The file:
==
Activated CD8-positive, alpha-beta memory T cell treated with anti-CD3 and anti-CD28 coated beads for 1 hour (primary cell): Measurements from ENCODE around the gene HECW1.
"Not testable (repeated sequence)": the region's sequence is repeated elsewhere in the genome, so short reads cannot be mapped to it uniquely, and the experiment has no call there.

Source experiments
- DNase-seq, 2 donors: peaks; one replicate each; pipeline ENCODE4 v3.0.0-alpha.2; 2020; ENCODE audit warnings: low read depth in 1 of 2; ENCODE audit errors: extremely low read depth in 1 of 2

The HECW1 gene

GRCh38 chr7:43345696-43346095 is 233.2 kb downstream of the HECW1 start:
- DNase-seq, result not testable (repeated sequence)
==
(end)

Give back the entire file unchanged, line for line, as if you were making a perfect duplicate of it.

Activated CD8-positive, alpha-beta memory T cell treated with anti-CD3 and anti-CD28 coated beads for 1 hour (primary cell): Measurements from ENCODE around the gene HECW1.
"Not testable (repeated sequence)": the region's sequence is repeated elsewhere in the genome, so short reads cannot be mapped to it uniquely, and the experiment has no call there.

Source experiments
- DNase-seq, 2 donors: peaks; one replicate each; pipeline ENCODE4 v3.0.0-alpha.2; 2020; ENCODE audit warnings: low read depth in 1 of 2; ENCODE audit errors: extremely low read depth in 1 of 2

The HECW1 gene

GRCh38 chr7:43345696-43346095 is 233.2 kb downstream of the HECW1 start:
- DNase-seq, result not testable (repeated sequence)